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Beaconsfield Mining Museum

Posted by on March 2, 2012

Last week we caught the 9:20am bus up from Beauty Pt to Beaconsfield, and went to the Beaconsfield Mining Museum, and if you haven’t been, it’s definitely worth a visit.

You walk into the gift/souvenir shop, it’s the entrance, and pay your entry fee. They have an arrangement with Platypus World and Seahorse World in Beauty Point do that you can buy entry to all three at a reduced cost, which worth it.

The gift shop is new and it leads into the new section of the museum. First up is the housing of a collection of marvelous restored old bits of machinery that give you a real feel for the effort is must have taken to settle the area and clear it.


Nearby is a marvelous telephony exhibit. Having been involved in phone systems on and off during my IT career, I really got a kick out of seeing the development from old patch exchange to a switch exchange, through to an automated rotary switched exchange, with built in metering.


From there, you go into an exhibit that gives you a good idea of what day to day life is like for the miners, over a kilometer under your feet.

There’s also a good exhibit of the drama that surrounded the finding and freeing of the trapped miners in the April 2006 rockfall. Of the seventeen people who were in the mine at the time, fourteen escaped immediately following the collapse, one was killed and the remaining two were found alive using a remote-controlled device. These two miners were rescued on 9 May 2006, two weeks after being trapped nearly a kilometre below the surface. They even have a replica of the partially crushed cage, measuring only 1m by 1.5m, where the two miners lay waiting for rescue for two weeks.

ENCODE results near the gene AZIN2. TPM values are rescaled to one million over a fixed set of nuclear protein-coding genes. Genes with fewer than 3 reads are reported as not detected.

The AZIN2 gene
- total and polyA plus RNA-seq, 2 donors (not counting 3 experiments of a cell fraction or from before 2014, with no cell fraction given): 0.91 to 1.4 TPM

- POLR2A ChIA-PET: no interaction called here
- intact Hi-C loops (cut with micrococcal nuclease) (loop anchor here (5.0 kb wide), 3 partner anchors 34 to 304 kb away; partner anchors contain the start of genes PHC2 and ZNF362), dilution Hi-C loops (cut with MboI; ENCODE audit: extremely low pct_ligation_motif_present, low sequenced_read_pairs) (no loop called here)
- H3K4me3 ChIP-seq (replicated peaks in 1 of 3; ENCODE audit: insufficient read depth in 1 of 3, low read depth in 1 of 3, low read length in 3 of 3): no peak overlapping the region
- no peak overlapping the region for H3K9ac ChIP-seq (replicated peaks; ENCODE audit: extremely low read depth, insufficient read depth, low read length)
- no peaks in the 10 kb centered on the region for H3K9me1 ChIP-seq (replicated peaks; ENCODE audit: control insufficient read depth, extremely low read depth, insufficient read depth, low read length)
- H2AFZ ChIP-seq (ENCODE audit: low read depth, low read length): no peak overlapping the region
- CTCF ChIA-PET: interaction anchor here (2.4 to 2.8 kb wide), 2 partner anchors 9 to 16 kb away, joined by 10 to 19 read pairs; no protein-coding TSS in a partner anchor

The rest of the museum is split into three sections.

There is a wonderful section on what life was like in the area during early settlement and later development, up until around the war period.


Another section is the old museum complex. It’s got a fantastic working paddle wheel rock crusher, a great scale model of the mine workings, and a model of the old iron ore refinery that used to be on Redbill Pt, just to name a few highlights.

I was particularly impressed with how they keep the kids engaged. They issue the kids with an animals list and a pencil, and the kids run around the museum trying to find all the listed animals, hidden in the various exhibits. My boys loved it! At the end, if they return the pencil, they get a little memento of “museum gold” to take home.

All in all, a great days outing, and we nearly missed our 2pm bus back!

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